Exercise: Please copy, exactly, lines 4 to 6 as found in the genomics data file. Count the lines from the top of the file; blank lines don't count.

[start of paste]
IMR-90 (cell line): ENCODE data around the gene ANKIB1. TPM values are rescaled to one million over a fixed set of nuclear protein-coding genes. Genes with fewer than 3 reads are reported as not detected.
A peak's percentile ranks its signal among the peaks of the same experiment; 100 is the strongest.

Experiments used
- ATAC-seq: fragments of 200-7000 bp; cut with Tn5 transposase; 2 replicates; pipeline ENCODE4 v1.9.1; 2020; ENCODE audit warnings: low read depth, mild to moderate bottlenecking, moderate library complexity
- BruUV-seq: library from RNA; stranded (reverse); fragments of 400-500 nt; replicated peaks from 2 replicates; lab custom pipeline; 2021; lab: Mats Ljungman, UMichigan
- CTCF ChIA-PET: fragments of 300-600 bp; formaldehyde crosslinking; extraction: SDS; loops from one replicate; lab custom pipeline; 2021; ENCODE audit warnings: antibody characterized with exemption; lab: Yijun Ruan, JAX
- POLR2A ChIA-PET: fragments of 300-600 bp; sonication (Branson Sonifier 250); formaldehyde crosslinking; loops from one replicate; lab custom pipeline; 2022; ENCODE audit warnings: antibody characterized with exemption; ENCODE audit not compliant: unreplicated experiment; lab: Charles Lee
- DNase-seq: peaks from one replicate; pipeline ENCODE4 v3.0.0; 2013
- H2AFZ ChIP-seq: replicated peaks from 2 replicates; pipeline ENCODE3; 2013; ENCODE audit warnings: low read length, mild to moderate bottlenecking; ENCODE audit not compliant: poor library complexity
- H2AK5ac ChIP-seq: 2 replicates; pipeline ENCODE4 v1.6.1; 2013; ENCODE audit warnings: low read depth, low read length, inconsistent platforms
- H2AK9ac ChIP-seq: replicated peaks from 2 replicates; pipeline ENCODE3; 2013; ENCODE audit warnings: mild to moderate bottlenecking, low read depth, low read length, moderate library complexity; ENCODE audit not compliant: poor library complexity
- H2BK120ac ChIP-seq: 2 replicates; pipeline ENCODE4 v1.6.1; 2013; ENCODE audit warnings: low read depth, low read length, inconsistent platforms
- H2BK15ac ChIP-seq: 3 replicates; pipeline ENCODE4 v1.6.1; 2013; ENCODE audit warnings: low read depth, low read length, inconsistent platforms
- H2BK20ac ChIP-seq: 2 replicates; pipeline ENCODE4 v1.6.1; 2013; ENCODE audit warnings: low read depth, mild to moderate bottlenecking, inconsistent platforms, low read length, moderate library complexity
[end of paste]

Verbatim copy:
- ATAC-seq: fragments of 200-7000 bp; cut with Tn5 transposase; 2 replicates; pipeline ENCODE4 v1.9.1; 2020; ENCODE audit warnings: low read depth, mild to moderate bottlenecking, moderate library complexity
- BruUV-seq: library from RNA; stranded (reverse); fragments of 400-500 nt; replicated peaks from 2 replicates; lab custom pipeline; 2021; lab: Mats Ljungman, UMichigan
- CTCF ChIA-PET: fragments of 300-600 bp; formaldehyde crosslinking; extraction: SDS; loops from one replicate; lab custom pipeline; 2021; ENCODE audit warnings: antibody characterized with exemption; lab: Yijun Ruan, JAX